What Risk Are You Glad You Took?
It’s often wise to play it safe: Buckle your seat belt; toss expired milk; look both ways before you cross the street. But now and then you have to take a leap of faith. This month, readers celebrate the bold moves that brought them big rewards.
Five years ago, I decided to search for my birth family. With just one phone call to the adoption agency that handled my case, I found them—my biological mother, father, and five half siblings—all scattered in various parts of a town just eight miles from where I grew up. Now I not only know people who look like me but also understand why I always wear my sunglasses on top of my head and dip my bread in pasta sauce.
Leigh A. Reposa
Narragansett, Rhode Island
At age 58, I joined my adult daughter on an 18-day, 100-mile trek through the Himalayan Mountains. It was the toughest, most wonderful experience I have ever had. The greatest moment: when we reached the summit of Thorong-La Pass, at over 17,700 feet, and my daughter turned to me with pride and said, “Mom, you are such a badass!”
Statesville, North Carolina
Young and naive, my husband and I married at age 20, became parents at 21, and were divorced by the time we were 30. The best gamble I ever took: remarrying him at age 35, when we realized we still loved each other. That was eight years ago, and we haven’t looked back since.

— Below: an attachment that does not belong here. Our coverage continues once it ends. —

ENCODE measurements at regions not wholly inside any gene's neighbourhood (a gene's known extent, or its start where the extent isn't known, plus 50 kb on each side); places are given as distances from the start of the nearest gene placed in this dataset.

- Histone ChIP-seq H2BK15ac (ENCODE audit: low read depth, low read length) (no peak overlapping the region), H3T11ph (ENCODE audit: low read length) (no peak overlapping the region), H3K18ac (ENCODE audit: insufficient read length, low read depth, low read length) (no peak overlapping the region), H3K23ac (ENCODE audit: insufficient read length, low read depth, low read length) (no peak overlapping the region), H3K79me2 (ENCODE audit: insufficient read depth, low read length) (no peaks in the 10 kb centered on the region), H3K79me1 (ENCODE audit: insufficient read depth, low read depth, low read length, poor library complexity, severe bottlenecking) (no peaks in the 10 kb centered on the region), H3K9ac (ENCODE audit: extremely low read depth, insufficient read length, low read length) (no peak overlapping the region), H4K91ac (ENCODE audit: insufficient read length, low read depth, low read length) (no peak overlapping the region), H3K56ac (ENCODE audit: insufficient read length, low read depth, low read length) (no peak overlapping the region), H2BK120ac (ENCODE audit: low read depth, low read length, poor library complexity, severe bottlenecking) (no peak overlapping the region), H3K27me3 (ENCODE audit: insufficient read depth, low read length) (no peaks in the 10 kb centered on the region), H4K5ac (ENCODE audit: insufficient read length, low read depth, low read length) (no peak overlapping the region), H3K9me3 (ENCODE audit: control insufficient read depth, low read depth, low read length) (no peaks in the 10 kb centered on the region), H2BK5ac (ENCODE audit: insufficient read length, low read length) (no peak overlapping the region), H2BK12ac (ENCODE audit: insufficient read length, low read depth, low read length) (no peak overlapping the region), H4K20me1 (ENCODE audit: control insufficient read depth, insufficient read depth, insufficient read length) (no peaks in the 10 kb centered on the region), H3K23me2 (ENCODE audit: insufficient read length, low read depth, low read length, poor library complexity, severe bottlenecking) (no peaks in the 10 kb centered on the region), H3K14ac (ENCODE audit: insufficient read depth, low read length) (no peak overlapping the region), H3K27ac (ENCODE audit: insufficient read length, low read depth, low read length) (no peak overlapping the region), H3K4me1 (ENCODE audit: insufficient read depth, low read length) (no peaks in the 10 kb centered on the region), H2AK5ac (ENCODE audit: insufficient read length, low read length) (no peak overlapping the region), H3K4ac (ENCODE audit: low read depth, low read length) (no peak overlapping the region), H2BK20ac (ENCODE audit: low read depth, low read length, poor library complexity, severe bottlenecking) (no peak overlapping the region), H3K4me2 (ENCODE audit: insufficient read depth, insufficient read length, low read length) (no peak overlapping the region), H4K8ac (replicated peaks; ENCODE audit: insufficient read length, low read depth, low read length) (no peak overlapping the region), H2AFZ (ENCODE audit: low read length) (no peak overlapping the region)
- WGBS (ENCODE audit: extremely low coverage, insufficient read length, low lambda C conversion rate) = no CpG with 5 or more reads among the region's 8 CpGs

In 1998 I watched a movie called Dance With Me and was immediately seized with the desire to learn ballroom dancing. Unfortunately, my husband refused to accompany me to lessons. I cringed at the idea of attending by myself, but I did it anyway. For the next decade, I danced competitively—making new friends and losing weight in the process.
Bonney Lake, Washington
I was the victim of a violent crime last summer, and as a result I became fearful. However, because of my job as a social worker, the opportunity arose to teach a parenting class to fathers in prison. I was terrified at first, but with the support of my friends and family, I summoned the courage to teach the class. My students helped me heal without even knowing it. Watching them change for the better gave me hope that I could change, too.
In 2009 I opened a bakery, even though the economy was bad and I was only 21. Why? Our town had no bakery, and I wanted to show people just how delicious homemade goodies could be. Three years later, I have a small staff, am working toward paying off my loans, and, best of all, can treat myself to a cookie whenever I want one.